Sickle cell disease (SCD) is one of the most common genetic conditions in the world. It affects around one in 2,000 of all babies born in England.
People with SCD produce unusually shaped red blood cells. They can cause problems because they do not live as long as healthy blood cells and they become stuck in blood vessels. The disorder can cause episodes of severe pain known as "crises" which can require hospital treatment and can even cause death without the right care.
SCD may have a disruptive influence on the educational needs of a school child. Teachers may not always be aware that a child has it or not know how to support the child.
Dr Lola Oni, a senior specialist nurse consultant at Brent Sickle Cell and Thalassaemia Centre, says school leaders need be educated about the condition as "many children hide that they are in a crisis."
“Teachers care about the wellbeing of their pupils. However, if they don’t know about sickle cell then they won’t be empathetic and can’t understand why a child is ill.
“If the child can’t walk or is having trouble lifting their arms and the teacher isn’t aware of the SCD then they might assume the child is being difficult for not wanting to go outside."
However, Simon Dyson, a professor of applied sociology at De Montfort University with a lifelong interest in studying the social dimensions of SCD, believes that the responsibility for improving support for children with SCD should not lie with classroom teachers, but with those who devise school policies.
“My advice is that although teachers do need to know some basics about sickle cell, the key lies at the level of school policy, not at the level of raising awareness with individual teachers,” he says.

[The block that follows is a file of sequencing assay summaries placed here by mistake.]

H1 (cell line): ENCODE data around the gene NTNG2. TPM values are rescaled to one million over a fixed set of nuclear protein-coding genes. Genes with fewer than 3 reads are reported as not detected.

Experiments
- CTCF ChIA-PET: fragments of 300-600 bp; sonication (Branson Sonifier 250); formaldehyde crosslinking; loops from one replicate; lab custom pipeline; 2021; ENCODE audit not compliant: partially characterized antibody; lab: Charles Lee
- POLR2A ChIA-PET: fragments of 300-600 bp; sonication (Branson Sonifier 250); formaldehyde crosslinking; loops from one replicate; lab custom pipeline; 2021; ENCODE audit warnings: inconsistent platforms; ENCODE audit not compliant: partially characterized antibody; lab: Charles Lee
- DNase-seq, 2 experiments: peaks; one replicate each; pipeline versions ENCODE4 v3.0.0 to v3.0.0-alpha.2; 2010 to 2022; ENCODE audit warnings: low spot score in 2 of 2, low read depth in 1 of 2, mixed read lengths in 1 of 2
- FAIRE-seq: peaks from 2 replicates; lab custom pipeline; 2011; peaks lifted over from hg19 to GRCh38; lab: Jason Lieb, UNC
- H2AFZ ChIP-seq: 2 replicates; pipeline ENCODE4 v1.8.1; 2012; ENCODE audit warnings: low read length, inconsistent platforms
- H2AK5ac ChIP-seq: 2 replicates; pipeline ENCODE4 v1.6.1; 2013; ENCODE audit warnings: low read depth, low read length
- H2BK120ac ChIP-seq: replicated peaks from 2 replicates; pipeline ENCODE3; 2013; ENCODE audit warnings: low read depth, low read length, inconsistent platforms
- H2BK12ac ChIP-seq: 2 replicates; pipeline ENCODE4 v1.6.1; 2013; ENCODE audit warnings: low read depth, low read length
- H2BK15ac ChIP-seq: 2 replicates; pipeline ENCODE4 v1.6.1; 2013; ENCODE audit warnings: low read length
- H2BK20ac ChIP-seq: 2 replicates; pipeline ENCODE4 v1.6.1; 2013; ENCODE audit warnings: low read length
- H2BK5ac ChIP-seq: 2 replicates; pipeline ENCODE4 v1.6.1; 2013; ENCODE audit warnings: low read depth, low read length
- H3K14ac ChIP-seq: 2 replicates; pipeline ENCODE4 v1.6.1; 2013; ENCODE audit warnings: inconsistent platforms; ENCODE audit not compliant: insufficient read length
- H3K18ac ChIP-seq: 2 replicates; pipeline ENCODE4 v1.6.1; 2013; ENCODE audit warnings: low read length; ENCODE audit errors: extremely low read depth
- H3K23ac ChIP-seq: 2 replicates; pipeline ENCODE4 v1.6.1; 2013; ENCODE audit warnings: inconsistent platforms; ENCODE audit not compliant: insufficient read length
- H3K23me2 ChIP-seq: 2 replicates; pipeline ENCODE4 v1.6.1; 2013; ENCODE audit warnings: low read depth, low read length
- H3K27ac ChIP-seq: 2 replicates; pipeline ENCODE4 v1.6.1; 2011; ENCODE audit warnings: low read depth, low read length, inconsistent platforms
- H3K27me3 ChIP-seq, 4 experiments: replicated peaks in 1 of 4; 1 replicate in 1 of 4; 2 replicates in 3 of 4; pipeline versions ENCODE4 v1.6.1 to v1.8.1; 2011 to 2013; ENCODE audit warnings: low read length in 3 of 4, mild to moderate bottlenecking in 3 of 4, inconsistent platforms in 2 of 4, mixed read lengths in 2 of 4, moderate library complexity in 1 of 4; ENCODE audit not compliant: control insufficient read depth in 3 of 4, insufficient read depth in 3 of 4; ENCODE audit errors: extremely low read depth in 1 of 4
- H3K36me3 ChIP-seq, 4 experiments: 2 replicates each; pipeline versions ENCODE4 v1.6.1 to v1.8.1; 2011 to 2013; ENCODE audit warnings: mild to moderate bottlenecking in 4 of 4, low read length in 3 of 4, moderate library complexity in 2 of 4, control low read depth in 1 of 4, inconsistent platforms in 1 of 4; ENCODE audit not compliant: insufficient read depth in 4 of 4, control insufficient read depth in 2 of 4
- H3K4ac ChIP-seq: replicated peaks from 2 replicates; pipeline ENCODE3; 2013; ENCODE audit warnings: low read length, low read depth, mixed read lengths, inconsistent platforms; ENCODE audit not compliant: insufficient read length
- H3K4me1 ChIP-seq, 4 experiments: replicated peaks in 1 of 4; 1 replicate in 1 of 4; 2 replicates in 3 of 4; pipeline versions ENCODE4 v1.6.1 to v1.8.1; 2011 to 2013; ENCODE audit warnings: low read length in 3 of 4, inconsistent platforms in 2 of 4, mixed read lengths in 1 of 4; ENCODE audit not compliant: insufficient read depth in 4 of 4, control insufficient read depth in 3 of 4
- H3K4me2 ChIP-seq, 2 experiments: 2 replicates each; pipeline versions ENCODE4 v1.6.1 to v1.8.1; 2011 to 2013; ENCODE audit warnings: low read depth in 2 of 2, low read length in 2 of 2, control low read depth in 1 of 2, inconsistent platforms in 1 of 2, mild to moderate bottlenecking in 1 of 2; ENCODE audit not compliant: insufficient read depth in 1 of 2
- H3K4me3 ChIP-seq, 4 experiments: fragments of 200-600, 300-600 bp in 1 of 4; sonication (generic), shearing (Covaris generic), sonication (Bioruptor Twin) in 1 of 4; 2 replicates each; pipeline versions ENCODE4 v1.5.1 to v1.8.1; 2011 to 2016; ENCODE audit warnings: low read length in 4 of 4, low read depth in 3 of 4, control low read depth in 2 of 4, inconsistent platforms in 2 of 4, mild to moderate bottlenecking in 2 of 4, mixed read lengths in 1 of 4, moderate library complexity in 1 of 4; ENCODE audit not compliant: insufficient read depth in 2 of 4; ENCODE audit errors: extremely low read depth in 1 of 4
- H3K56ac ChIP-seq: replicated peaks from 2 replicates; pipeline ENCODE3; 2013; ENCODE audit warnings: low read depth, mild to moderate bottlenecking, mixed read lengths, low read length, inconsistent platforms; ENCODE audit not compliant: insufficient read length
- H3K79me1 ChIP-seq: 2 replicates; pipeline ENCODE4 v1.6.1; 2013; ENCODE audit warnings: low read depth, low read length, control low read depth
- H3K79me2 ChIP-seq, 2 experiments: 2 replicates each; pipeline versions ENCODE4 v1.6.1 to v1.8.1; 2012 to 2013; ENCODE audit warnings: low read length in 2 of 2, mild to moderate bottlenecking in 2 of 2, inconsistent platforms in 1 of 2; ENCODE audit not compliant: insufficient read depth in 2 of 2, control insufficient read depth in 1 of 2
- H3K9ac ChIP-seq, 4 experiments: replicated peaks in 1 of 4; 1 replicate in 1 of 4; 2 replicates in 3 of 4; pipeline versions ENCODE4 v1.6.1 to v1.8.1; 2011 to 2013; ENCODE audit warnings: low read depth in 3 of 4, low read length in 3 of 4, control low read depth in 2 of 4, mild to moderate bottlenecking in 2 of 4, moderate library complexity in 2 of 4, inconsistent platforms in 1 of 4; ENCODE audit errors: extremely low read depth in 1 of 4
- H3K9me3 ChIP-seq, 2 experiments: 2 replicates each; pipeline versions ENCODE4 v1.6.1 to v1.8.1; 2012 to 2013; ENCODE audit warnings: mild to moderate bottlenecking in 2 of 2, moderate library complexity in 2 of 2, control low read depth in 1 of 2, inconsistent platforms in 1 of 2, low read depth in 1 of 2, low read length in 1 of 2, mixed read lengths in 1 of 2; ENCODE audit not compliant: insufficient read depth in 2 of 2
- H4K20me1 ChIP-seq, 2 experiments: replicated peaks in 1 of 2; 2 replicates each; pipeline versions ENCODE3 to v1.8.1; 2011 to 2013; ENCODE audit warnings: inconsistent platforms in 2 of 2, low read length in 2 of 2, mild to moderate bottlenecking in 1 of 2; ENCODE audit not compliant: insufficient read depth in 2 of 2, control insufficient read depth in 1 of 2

What he proposes is a "policy-based approach that recognises teachers are overwhelmed and that what is needed is a change in the social environment of the school that supports young people with SCD 'in the background', rather than relying on teachers remembering details of SCD.”
To help with this, Dyson and his team have produced a Guide to School Policy on Sickle Cell, which you can download from Tes.
And if you know that a child in your school has SCD, these tips from the Sickle Cell Society will help you to put in place the support they need.
Ensure the pupil is well hydrated to reduce the likelihood of becoming ill. Do not restrict drinking water in class. Any shared water fountain should be cleaned regularly to reduce the risk of infection.
2. Toilet breaks
People with SCD cannot concentrate urine readily, therefore they produce large quantities of dilute urine and need to go toilet more often. Allow frequent toilet breaks.
People with SCD may experience severe anemia and may feel tired or lethargic and unable to concentrate in class. It is important for teachers to not mistake this as laziness. Climbing the stairs or walking between classes can tire them out. Encourage them to rest as much as possible. In some cases, it may be appropriate for the school to issue the child with a personal lift.
4. Physical exercise
Children with SCD may lack the energy to do sporting activities or be experiencing joint pain. As a result, they should not be pushed beyond their limits and forced to do activities in the cold, wet or hot weather that could precipitate a sickle cell crisis. Listen to the child to understand the safe limits of physical exercise and follow advice from specialist medical teams.
Young people with SCD are advised not to become cold. Schools should work with the young person to establish agreed warmer clothing for indoor use. Make sure they are not sat next to a window or made to go outside in cold, rainy or windy weather during breaks.
If you are concerned about a pupil’s wellbeing, then you can seek advice from the following organisations:
The Sickle Cell Society
Organisation for Sickle Cell Anaemia Research
Sickle Cell Young Stroke Survivors
National Health Sickle Cell and Thalassaemia Service Screening Programme